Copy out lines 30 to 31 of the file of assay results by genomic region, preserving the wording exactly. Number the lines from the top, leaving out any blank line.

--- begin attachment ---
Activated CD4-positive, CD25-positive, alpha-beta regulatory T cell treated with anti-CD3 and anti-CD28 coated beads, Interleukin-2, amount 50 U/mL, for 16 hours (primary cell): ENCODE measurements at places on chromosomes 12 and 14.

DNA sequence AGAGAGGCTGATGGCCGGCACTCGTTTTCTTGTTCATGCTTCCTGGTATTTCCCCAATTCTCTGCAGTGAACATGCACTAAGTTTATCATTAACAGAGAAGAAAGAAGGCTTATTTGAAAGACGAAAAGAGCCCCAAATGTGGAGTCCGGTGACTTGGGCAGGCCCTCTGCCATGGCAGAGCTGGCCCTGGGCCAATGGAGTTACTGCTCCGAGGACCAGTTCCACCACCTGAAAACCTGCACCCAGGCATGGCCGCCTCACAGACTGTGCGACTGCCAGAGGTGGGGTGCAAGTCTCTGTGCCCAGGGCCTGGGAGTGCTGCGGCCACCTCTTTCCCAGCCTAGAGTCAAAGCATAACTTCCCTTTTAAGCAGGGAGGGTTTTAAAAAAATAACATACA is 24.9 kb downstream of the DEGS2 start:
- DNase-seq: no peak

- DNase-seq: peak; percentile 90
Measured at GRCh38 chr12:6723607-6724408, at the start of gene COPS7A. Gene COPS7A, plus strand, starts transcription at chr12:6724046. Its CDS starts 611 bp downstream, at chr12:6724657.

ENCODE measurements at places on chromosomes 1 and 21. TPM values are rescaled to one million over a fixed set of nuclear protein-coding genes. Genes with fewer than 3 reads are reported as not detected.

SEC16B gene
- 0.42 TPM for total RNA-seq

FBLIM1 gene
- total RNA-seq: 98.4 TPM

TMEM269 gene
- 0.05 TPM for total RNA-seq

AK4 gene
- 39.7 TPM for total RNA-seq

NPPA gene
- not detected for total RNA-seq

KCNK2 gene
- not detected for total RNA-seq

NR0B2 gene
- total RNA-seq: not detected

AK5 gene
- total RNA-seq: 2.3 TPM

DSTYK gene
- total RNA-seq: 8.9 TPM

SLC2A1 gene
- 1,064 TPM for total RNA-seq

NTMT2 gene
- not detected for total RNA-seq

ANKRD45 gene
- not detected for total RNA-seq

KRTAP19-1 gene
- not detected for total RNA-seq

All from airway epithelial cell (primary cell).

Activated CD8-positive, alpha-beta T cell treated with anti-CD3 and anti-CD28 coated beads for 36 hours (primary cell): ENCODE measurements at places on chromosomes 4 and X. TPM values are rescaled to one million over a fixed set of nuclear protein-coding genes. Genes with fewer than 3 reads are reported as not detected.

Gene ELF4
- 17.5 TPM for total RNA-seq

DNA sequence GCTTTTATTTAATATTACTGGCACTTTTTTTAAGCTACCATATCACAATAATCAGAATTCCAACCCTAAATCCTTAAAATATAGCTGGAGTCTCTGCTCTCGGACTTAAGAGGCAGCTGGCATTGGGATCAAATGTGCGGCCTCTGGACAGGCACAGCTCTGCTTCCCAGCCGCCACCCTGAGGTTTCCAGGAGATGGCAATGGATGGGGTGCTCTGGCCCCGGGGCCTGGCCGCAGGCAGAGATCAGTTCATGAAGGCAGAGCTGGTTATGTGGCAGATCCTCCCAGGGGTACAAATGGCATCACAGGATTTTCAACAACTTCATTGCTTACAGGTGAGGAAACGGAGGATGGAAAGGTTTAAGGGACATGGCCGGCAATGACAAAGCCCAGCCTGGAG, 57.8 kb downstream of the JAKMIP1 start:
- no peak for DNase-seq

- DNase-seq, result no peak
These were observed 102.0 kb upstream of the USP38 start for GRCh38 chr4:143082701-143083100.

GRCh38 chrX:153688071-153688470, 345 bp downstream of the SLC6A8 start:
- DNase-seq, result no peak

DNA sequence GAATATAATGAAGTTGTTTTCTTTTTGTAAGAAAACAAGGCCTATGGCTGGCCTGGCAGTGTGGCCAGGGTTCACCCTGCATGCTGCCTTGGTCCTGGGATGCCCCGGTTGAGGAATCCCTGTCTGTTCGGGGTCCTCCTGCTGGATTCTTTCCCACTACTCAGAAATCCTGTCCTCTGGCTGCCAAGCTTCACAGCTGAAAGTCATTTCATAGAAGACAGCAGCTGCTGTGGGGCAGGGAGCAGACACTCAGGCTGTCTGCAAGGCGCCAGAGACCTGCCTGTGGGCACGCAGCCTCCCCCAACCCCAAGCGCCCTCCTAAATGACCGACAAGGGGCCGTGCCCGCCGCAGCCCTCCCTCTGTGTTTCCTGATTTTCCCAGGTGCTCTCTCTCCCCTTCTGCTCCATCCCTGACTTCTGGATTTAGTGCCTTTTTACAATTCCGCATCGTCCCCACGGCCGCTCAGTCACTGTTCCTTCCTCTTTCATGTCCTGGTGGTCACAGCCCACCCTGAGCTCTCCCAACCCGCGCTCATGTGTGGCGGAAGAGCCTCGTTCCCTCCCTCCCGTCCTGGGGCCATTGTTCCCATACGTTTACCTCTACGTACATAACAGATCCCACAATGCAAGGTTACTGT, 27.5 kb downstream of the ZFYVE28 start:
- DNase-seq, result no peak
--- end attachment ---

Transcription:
- not detected for total RNA-seq

KRTAP19-1 gene